Brake Pad Options for an Aston Martin DB9 or Vantage

Time for new Brake Pads on my DB9

One of the few parts on an Aston Martin that we actually have some aftermarket parts available for are the Brake Pads.   The Brakes on a DB9 are actually made by Brembo, and they were fitted to more cars than the DB9 and Vantage.  They are on the Corvette ZR1, Dodge Viper, Ford GT, Camero SS, Subaru STI and more.  Basically these were the cream of the crop performance cars of the era, and fast company.

Because the Brembo design was used in larger volumes than we are used to with our limited production Aston Martins, many third party companies make brake pads.   I wanted to outline your options below so when it comes time to service your brakes you can choose a set of pads that best suits your needs.

Carbon Ceramic Brakes

Note:  This article is discussing the Steel Brembo brakes.  Aston offered an optional set of mighty Carbon Ceramic brakes.   Those brakes have their own parts and procedures (and I am not covering them here).   My car isn’t fitted with them.  If someone wants to donate a set to convert my car, I’d happily do a set of articles in return!

I am also not including the separate hand brake pads here.  You won’t need to change these very often.

Below is a list of the brake pads I have some experience with on my car (a 2005 DB9 Coupe with 4 piston calipers front and rear).  I’ve only driven so many miles, and tried out three brands, so please don’t be insulted if I haven’t included your favorite.  In fact, please leave me a comment down below with your experiences so we can share it with everyone.

Aston Martin OEM Brake Pads (made by Pagid)

Even though the brake system was designed by Brembo, the original brake pads fitted to the car were made by Pagid.   Aston Martin takes them and packages them up in their part numbers.

My experience with the OEM pads were that they were TERRIBLY dusty.  I would spend the time detailing my rims, and drive exactly 1.6 miles of city traffic to work in the morning.  When I arrived I could write my name in the brake dust on the wheels.  This sucked.

The good side of these brake pads is they are relatively ‘soft’ compared to the other options I will talk about below.  This means they are less likely to squeal.  The biggest complaint with aftermarket pads is that they can lead to squealing.  The OEM pads are your best bet for quiet performance, but at the cost of all the brake dust.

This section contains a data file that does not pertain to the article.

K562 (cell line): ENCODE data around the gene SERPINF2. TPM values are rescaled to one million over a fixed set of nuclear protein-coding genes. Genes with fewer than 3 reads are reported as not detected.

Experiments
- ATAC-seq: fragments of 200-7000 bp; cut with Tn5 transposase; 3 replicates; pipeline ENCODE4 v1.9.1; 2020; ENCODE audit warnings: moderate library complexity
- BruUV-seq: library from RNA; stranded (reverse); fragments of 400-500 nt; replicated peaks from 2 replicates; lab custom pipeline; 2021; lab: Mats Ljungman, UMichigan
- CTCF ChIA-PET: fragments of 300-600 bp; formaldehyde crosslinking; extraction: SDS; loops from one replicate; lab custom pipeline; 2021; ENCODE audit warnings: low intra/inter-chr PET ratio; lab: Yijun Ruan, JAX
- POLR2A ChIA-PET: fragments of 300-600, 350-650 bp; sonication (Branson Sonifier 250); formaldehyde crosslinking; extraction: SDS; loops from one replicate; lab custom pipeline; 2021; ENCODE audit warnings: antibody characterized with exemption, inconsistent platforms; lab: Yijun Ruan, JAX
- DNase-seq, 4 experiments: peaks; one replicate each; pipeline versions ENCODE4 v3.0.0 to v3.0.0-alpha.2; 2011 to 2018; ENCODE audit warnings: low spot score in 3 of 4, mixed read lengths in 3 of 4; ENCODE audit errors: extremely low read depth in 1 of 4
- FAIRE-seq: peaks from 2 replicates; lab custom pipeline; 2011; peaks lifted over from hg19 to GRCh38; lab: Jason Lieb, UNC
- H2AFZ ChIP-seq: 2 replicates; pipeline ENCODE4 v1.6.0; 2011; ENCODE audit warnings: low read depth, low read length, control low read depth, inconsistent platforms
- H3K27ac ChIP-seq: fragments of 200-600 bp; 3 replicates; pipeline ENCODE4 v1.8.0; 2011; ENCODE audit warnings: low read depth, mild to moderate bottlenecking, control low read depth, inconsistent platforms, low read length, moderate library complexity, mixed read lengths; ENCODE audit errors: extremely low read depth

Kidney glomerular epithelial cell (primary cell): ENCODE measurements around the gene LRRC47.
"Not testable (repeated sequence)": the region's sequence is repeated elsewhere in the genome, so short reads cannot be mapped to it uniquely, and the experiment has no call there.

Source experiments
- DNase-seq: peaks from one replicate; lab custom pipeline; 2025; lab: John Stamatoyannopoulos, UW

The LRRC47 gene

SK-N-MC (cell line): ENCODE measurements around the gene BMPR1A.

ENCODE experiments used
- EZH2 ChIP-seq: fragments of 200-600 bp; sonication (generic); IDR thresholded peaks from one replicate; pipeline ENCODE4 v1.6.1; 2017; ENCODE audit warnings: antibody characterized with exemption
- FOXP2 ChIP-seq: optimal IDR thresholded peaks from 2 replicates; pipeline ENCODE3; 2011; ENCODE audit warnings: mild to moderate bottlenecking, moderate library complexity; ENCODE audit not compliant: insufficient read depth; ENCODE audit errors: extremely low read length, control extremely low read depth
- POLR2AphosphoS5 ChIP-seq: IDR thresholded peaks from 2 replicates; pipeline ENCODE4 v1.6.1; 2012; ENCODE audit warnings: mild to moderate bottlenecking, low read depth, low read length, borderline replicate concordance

Price wise, these pads are RIDICULOUSLY expensive.  It’s nearly $800 USD for a full set of Front and Rear pads.  I can buy brake pads for my son’s 2005 Mini Cooper S for about $100 USD total.

As far as I can tell the same Aston Martin part number covers the brake pads for the DB9 from 2004 through 2016 at least.  You should verify for yourself before purchasing.   For my 2005 DB9:

The Pagid brake pads have their own official Aston Martin recommended bedding in procedure that I have written up in this article.

Porterfield R4-S Brake Pads

Toasted my OEM brake pads during a track day. Time for a new set of Porterfields.

At my first Aston Martin Track Day back in 2014 I was chatting with another owner and lamenting the brake dust issue.  He pointed me at the Porterfield Enterprise brake pads.  Massively less dust at half the price of the OEM pads.

The Porterfield R4-S is a ‘Street Compound’ high performance brake pad.  Porterfield makes real race car brakes, and this is a slightly software compound modified to work better on street cars like our Aston Martins.

After that Track Day I managed to finish off my 10 year old OEM brakes, and it was my chance to try a set of Porterfields.  I fitted a new set front and rear along with new rotors.   I was VERY pleased with the results.  Just a fraction of the brake dust at only half the cost (about $350 USD for a set of front and rears).

The Porterfield Brake Pads have their own unique bedding in procedure which you can read about in this article.

EBC Red Stuff Brake Pads